Approximate costs in 2017 for a domestic student. Costs vary between institutions. Some polytechnics have a zero-fees scheme. Further costs include materials, textbooks, and accommodation.

Rents vary from place to place. Estimated market rents by region, city and suburb are available on the Tenancy Services website.

The StudyLink website provides general budget advice for students, and the Sorted website provides help with detailed budget planning.

Tenancy Services: www.tenancy.govt.nz
StudyLink: www.studylink.govt.nz
Sorted: www.sorted.org.nz/calculators/money-planner

Where to study

People can study throughout the country, at universities, polytechnics, private institutes, or Skills Active Aotearoa (New Zealand’s Industry Training Organisation for the recreation, sports, and fitness industries). The Register of Exercise Professionals (REPs) has a guide for those who wish to work in the fitness/exercise industry.

Some of the skills needed to become certain types of outdoor adventure guides or sportspeople can only be gained in appropriate locations. For example, in order to develop skills as a skiing instructor, you need to spend time in areas that get snow, and in order to become a rower, you need to be located near a body of water suitable for practice.

Skills Active Aotearoa: www.skillsactive.org.nz
Register of Exercise Professionals: www.reps.org.nz

Registration

Completion of an appropriate qualification at a registered education provider, along with the payment of an annual fee, allows you to join the Register of Exercise Professionals. Many employers in the fitness industry only employ registered fitness instructors.

The New Zealand Outdoor Instructors Association (NZOIA) is a registration board for outdoor guides and instructors.

NZ Register of Exercise Professionals: www.reps.org.nz
NZOIA: www.nzoia.org.nz

Completed qualifications

Until 2015, diploma-level qualifications was the most popular in sports and recreation. However, increasing numbers have completed qualifications at level 4, and that was the most popular in 2015.

Qualification completions chart

Source: Ministry of Education

Income and employment prospects

Income

In 2015, the average income per hour for fitness instructors was estimated to be $21.90, with many operating on a part-time basis. Fitness instructors who go on to become personal trainers can expect to earn between $25 and $35 per hour if employed, and $50-70 if self-employed (most personal trainers in NZ are self-employed).

In 2016, the average annual income for sports and fitness professionals was estimated to be around $32,500. This reflects the fact that income is low for many of these roles, and that part-time and seasonal work is common, although data from REPs shows that around 15% of personal trainers earn nore than $60,000 per year.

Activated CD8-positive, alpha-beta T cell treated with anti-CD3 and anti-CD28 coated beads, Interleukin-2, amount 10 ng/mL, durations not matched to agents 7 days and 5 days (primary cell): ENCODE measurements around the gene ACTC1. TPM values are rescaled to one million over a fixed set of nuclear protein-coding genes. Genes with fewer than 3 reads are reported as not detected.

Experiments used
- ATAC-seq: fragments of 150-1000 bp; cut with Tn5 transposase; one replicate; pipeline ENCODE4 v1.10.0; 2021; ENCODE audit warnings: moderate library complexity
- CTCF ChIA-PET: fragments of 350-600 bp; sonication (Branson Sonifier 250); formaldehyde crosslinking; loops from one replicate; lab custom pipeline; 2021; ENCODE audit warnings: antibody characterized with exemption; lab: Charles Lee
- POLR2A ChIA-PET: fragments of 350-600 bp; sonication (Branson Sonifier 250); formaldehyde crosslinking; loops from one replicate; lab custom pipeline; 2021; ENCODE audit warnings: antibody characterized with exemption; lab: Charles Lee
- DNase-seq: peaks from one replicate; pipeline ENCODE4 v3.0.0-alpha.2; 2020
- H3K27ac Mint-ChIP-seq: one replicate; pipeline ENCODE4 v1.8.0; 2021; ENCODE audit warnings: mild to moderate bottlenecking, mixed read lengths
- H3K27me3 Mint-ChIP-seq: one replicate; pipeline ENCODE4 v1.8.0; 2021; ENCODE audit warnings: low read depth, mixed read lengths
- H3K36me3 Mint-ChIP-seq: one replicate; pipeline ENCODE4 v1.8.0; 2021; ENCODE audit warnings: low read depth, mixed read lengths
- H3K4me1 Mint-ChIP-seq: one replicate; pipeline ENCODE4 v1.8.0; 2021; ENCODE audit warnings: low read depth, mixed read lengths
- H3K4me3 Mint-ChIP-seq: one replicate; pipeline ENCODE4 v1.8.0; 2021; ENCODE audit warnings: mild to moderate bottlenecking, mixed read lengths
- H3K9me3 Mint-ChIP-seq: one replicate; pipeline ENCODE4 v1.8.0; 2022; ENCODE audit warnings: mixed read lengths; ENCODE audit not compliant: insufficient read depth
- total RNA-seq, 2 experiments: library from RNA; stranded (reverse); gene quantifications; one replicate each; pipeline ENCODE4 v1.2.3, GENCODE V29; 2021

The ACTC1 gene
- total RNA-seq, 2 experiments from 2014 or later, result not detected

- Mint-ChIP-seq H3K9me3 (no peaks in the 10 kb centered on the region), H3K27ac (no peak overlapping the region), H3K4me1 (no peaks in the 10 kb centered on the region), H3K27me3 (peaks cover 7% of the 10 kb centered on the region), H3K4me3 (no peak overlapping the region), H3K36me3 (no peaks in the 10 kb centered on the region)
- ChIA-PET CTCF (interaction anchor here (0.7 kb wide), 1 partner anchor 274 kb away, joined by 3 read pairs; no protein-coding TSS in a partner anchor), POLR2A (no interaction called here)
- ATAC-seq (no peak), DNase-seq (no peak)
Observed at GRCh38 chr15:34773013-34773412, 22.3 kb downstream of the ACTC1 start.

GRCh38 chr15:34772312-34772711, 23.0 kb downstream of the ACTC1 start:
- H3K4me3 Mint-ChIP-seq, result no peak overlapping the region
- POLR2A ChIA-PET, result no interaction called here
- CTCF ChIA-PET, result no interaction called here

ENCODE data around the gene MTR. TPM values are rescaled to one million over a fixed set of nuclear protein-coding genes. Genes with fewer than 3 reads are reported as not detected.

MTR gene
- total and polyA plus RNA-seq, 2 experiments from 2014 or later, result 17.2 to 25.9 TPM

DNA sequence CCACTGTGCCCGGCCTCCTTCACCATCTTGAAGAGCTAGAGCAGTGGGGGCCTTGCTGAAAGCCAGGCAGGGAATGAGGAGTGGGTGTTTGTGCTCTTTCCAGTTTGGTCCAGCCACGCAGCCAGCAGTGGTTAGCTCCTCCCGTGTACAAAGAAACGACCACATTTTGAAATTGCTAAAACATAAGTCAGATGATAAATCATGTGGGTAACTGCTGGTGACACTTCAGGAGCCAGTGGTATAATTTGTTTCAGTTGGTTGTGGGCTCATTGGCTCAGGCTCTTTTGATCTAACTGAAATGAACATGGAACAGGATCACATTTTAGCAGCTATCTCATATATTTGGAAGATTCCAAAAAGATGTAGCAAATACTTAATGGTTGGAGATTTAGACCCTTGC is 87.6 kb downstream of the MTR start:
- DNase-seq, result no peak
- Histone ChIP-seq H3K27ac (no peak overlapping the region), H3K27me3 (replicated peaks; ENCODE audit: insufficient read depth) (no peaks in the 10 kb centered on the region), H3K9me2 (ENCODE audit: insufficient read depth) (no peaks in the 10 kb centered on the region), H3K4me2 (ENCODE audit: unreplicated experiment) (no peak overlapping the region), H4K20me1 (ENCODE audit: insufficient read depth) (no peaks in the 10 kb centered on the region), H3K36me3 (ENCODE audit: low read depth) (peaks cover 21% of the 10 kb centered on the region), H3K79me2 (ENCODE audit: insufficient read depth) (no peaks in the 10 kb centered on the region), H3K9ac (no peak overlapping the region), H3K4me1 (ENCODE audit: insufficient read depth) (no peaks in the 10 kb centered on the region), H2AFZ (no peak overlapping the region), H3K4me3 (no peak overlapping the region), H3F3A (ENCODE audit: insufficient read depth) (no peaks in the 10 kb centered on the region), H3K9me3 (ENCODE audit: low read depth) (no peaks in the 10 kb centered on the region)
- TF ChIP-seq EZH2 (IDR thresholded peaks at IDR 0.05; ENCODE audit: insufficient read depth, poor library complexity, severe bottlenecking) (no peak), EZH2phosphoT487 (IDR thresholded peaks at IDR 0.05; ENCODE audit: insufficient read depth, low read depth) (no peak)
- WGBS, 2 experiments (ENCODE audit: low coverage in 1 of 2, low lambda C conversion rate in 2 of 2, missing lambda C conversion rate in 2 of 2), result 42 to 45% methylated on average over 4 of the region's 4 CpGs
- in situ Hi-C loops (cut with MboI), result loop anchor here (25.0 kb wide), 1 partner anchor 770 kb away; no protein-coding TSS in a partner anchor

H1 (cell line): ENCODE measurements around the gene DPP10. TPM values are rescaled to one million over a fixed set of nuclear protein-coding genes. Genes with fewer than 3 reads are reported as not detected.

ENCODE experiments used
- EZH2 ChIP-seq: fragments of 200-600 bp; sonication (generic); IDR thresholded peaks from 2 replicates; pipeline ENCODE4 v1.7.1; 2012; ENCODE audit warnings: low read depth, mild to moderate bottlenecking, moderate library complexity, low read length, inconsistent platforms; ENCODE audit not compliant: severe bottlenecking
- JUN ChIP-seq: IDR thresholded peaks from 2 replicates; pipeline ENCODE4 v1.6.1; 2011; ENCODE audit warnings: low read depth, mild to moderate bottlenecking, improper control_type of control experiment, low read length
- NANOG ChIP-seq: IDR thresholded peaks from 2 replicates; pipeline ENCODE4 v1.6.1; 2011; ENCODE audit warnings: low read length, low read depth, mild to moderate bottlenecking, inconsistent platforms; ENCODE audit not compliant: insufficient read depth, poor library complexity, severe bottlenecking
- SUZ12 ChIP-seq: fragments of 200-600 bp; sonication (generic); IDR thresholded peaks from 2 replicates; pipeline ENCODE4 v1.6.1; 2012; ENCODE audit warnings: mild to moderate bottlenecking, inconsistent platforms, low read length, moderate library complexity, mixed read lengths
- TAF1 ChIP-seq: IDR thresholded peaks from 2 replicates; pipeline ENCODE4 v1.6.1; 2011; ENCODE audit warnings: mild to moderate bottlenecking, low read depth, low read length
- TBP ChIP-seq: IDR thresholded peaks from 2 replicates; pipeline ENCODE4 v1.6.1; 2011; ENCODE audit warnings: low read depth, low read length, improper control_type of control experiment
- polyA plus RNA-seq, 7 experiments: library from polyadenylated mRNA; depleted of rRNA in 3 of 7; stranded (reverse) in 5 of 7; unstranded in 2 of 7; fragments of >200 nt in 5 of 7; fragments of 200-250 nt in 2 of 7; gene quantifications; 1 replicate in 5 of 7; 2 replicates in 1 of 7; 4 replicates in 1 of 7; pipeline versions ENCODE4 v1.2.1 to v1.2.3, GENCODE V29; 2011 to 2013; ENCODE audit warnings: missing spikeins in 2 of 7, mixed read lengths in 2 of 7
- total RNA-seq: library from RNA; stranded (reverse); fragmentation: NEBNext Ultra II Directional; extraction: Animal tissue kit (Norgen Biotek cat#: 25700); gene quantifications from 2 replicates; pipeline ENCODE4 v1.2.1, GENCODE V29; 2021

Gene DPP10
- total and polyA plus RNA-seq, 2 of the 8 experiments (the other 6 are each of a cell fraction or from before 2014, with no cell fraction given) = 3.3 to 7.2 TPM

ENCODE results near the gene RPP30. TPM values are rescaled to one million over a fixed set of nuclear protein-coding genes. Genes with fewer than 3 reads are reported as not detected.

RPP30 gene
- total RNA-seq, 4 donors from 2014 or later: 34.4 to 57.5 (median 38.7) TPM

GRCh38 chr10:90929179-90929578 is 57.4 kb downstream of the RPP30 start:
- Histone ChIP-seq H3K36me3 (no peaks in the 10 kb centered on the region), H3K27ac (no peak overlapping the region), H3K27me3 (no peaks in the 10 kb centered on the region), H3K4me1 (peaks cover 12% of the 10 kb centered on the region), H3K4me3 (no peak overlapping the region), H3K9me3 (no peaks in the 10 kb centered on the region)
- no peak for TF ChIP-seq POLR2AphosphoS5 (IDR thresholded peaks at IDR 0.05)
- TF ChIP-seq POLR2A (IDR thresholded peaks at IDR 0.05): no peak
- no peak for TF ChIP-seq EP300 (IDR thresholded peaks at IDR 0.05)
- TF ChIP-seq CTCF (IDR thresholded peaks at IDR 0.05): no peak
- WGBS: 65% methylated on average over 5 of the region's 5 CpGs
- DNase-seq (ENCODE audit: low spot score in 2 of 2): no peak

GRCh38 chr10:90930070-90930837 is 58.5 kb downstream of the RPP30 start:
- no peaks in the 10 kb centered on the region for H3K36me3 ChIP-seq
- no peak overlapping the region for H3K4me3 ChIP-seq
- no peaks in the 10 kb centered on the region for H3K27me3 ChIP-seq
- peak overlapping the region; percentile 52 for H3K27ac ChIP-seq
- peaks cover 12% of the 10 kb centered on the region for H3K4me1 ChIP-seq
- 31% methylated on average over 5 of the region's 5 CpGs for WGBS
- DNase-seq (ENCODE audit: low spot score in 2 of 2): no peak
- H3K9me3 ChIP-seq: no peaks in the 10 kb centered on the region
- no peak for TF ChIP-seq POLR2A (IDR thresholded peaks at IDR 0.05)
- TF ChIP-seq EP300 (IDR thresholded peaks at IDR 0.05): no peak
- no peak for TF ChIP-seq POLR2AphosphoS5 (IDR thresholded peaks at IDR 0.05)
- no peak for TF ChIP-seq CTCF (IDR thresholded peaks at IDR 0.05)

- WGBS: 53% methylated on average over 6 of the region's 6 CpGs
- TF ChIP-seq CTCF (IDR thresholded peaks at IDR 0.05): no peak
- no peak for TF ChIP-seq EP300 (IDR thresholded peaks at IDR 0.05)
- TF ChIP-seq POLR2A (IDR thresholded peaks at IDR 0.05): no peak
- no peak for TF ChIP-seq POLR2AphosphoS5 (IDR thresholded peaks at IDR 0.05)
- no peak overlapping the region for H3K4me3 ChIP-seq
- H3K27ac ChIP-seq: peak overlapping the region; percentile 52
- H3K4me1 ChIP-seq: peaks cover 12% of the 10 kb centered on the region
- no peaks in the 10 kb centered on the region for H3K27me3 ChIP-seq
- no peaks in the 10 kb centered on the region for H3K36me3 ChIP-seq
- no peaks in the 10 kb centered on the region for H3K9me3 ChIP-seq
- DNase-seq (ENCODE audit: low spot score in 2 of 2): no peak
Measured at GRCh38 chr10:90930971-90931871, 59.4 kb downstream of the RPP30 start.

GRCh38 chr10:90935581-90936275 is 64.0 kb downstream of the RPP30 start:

Estimated Average Income
$32,500

Source: MBIE estimates based on Statistics NZ Census and Labour Cost Index

Employment and skill shortages

Sports and fitness professionals’ employment

HistoricProjected Growth
2006 2013 2020 2025
10,377 13,623 21,594 25,200
  4.0% 6.8% 3.1%

Source: Statistics NZ Census and MBIE projections. Percentages are compound annual growth rates.
*Growth projections are for the category “Sports and Fitness Workers”.

The number of sports and fitness professionals grew very quickly between 2006 and 2013. Growth is expected to be even quicker at 6.8% until 2020, before it slows to 3.1% until 2025

There are about 3,000 fitness instructors on the Register of Exercise Professionals. Half of these are personal trainers, most of whom are operating their own businesses.

Many sports and fitness professionals do not typically work a standard 9am-5pm day. Instead they usually work during mornings, evenings (split shifts are common) and weekends, when their clients are available.

Employment chart

Source: Statistics NZ Census and MBIE projections

Outcomes after qualification completion*

OverseasIn further studyReceiving a benefitIn employmentMedian Salary
12% 34% 3% 57% $28,500

Source: Ministry of Education
*Two years after completion of L5 or 6 Diploma - Sport & Recreation. ‘Overseas’ refers to the percentage of ALL graduates completing this qualification. Other indicators refer only to graduates living in New Zealand.